I had originally thought of this deck without the Brooding Saurian, with just cards like Brand and Legerdemain, but then I searched in a card archive and found the Saurian, and that’s a much better combo.

Anyway, I hope you enjoyed that deck. Now, let’s get ready and pull out another card. My hand reaches in and I grab…..

Candles of Leng

The part of this card I never got was why would you want to play it? As a card drawing tool, Jayemdae Tome is simply much better — you always draw the card and no one sees what you got, for the same activation cost. If you want to put cards in your graveyard, then there are things like Whetstone, which has a lower cost, puts two cards in your yard instead of one, does not tap the artifact, and hurts your opponents for the same mill.

Usually, when they create a card that is usually worse than an existing card, there is some area where the card is better. In which area is Candles of Leng better than a Jayemdae Tome or a Millstone? What little corner of Magic does it excel in, that would suggest a deck? Even classic bad rares like One with Nothing did something new. What something new does this do?

The only reason I can think of is in a deck that wants to do both. What if sometimes you wanted to draw the card, and sometimes mill it? Unfortunately, this doesn’t give you the option to choose one or the other, which would have been really cool. Then this card would have made sense. “Reveal the top card of your library, and then you may draw it, or put it into your graveyard.” Not bad, and interesting to build around — but no. They made it suck.

So, I need a deck where every card in the graveyard is a card I want to be there if I activate this. That’s an odd situation. Let’s see what we can do about it.

This deck wants to put most of the creatures in the graveyard for later recursion, and then does not want to lose the spells or the lands. Thus, the deck is highlander in spells, the two creatures I don’t want to lose, and as many of the lands as I can spare without losing too much to enters-the-battlefield tapped lands.

Just like the previous deck, this one wants a single copy of the Digger, to pull out any cards that get there that you don’t want there, like a Swamp that gets destroyed by a Balance or some such.

Activate one or more Candles as much as you want. It will put creatures on top of Ghouls and Shadows to help pull them out, and stock the yard for future pulling out of creatures. It will also help to fill up your hand with spells, lands, Visara and the Avatar, and a Digger. Note that it’s not a bad thing to have no creature of a type in your yard and then you have to draw it. No one is going to complain about drawing an Ashen Ghoul or Bloodghast instead of getting it to the graveyard. It will get there eventually.

There is a smattering of removal. Since you are showing your hand often anyways, I felt a Seal of Doom was a good choice for this deck, since it can be a better rattlesnake on the board then sitting in your hand and requiring people to remember you drew a Dark Banishing four turns ago.

I hope you enjoy the deck, built around a janky card. Let’s move to another card. What card will it be? My hand reaches into the box and pulls out….

Bronze Bombshell

I’m going to do something I’ve never done before. Ready?

The only thing I did was pull the Brands and 2 Wall of Blossoms for four Bronze Bombshells. This will give you an alternate path to victory in case the Wormfang Manta path is broken. You sac a Bombshell to force another player to get it and then they sac it and take 7, and it comes into play under someone else’s control. If your Manta engine is not working, this will deal 7 damage to an opponent every turn, and if they give it to you, you don’t take seven, you just sac it and keep it going.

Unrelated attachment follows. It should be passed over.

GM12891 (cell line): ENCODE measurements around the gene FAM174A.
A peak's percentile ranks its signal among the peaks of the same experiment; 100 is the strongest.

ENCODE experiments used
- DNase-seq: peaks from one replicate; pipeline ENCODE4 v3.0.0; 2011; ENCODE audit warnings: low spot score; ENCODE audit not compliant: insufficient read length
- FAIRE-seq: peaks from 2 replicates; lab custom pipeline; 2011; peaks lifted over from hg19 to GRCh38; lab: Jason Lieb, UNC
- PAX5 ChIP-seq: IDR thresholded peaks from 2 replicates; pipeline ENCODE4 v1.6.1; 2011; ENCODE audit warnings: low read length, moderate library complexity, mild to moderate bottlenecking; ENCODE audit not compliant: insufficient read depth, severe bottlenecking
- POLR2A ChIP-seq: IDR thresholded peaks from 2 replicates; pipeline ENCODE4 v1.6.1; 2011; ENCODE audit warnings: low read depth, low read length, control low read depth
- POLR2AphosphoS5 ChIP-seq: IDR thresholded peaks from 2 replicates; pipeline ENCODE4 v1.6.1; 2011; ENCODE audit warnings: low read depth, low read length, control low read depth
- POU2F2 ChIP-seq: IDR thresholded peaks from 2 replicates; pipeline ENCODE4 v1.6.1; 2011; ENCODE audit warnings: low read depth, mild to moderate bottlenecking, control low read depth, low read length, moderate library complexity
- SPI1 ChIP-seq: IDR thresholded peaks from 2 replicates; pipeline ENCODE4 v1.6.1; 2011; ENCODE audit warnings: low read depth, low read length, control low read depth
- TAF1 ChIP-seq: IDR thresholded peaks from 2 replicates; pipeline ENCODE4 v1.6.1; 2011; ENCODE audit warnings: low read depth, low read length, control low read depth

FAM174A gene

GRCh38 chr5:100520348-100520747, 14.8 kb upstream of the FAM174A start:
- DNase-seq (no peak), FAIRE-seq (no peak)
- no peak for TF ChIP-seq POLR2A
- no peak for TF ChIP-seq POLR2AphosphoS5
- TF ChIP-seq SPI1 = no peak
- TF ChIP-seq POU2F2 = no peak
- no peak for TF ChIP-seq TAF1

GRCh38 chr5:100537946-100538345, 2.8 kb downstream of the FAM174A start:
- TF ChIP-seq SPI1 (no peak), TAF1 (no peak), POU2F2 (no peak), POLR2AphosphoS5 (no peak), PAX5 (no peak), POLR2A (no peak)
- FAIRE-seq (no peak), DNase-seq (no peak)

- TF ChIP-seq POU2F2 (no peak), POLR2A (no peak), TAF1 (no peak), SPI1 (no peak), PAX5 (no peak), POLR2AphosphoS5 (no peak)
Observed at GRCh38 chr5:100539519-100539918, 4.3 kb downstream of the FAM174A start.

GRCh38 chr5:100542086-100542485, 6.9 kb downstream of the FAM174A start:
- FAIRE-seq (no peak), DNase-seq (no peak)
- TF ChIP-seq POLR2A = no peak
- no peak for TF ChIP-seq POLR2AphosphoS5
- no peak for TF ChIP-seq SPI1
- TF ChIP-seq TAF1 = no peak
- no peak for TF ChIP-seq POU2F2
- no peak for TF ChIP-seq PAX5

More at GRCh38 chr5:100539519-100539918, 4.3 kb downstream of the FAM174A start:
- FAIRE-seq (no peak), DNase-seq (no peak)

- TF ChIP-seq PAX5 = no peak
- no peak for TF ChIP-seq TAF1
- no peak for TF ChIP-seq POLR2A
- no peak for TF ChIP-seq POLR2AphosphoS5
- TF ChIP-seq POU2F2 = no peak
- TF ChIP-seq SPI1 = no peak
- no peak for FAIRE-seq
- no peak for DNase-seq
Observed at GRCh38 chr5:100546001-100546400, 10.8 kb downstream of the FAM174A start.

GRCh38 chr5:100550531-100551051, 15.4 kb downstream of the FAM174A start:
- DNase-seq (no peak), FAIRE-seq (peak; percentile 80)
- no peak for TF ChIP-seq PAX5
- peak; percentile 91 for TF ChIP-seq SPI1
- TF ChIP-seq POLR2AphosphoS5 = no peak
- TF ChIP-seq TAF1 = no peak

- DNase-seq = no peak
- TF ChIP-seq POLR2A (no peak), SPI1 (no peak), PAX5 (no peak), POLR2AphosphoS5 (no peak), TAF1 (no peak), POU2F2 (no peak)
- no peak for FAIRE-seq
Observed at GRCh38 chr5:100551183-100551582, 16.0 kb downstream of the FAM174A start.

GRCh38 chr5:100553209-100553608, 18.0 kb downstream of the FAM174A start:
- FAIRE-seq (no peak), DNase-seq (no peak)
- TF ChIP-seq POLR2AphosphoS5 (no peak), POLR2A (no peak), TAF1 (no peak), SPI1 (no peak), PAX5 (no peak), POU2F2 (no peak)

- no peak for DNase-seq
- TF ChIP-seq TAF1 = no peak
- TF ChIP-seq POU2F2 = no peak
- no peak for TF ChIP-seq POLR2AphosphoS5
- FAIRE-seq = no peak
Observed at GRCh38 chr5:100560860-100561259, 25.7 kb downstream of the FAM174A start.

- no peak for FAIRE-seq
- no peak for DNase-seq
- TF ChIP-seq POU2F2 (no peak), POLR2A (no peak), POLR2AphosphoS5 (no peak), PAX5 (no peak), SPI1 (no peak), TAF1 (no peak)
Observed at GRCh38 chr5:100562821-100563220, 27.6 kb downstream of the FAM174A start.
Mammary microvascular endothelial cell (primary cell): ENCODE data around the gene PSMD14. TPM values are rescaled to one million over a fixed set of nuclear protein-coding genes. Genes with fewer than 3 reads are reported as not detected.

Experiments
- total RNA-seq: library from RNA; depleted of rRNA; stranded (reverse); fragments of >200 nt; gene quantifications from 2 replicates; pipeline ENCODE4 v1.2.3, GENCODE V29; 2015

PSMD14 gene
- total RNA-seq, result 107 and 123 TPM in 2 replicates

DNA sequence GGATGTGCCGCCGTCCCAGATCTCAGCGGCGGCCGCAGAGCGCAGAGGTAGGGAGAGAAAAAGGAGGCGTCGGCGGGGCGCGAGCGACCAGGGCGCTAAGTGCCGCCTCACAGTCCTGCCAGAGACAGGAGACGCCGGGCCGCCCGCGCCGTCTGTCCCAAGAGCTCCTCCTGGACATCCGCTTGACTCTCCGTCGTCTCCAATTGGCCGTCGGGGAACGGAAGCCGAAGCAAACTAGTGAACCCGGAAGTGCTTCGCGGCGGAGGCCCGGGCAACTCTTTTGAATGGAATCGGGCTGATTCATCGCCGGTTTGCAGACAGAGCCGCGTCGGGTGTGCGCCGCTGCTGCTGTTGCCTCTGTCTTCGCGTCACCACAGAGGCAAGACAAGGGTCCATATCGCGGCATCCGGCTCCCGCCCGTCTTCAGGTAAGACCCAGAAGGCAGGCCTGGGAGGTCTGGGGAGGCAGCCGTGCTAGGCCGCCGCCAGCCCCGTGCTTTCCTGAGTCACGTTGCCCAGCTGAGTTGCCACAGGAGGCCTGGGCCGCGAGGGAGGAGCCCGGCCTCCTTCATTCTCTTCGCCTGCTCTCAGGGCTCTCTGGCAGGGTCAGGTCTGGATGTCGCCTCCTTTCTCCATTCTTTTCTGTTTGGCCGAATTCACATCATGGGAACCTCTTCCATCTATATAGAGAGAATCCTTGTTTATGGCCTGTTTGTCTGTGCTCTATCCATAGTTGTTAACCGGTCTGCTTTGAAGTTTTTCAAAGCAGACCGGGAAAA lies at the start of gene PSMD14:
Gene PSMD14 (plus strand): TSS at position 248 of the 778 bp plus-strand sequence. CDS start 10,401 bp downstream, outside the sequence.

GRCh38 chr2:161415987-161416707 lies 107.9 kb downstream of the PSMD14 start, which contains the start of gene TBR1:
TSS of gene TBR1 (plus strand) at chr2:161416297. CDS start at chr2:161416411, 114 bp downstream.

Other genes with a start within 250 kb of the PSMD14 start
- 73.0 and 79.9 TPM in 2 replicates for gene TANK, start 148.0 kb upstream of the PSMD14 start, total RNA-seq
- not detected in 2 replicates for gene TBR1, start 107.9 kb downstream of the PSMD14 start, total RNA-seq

It just gives you a backup plan. Bronze Bombshells and Endless Whispers have been side by side for ages, so why not give them the light of day today?

What’s the next card? I reach in and grab…

Elemental Resonance

I’ve never built a deck around this card before. What can I come up with since now I have to?

Here is my Elemental Resonance deck. It is in a deck with Reaper King and Draco and Stratadon (and Progenitus, but you can’t enchant it) — so that gives you three options for big mana production. I would then expect you to use this major mana bump to blow through your hand and play some other big stuff.

The deck has a minor Domain-ish theme, with cards like Scapeshift designed to get you one of each basic land for things like Allied Strategies and Exploding Borders, plus the playing of cards like Worldheart Phoenix, Progenitus, Draco, Stratadon, Conflux and Reaper King.

After I started including a few obvious cards, everything else fell into place. Conflux made total sense, and it led to getting things like an X spell in three different colors, removal from White (or Balance from White), Tribal Flames and Exploding Borders damage, and various five color cards from any color, and Allied Strategies from Blue (most likely), plus another Conflux always makes sense.

With Conflux, X spells, and domain cards in the deck, you ideally want to see Elemental Resonance on a Reaper King, and then you can make any combination of mana from 10 colorless to one of each color, and anything in between that can be made with combinations of symbols in its hybrid cost. You can choose to make 2 colorless or one White, 2 colorless or one Black, etc.

It’s a little cheap, but I included a single copy of Coalition Victory for those interested. You can grab one with a Conflux. This deck wants to get one of each basic land type out and has five color creature s- why wouldn’t you add Coalition Victory?

Oh, by the way, yes, this deck is 61 cards. Just in case you were wondering.

I tossed in a single copy of Nicol Bolas as a fun little disruptive card that can easily take your opponent off his game. He’s very playable in this deck and if your opponents focus too much on him, and not enough on the other stuff, you will win.

That brings us to the close of another article, and another bad rares article at that! I hope you enjoyed this week’s article, and we’ll see you next week!

Until later…

Abe Sargent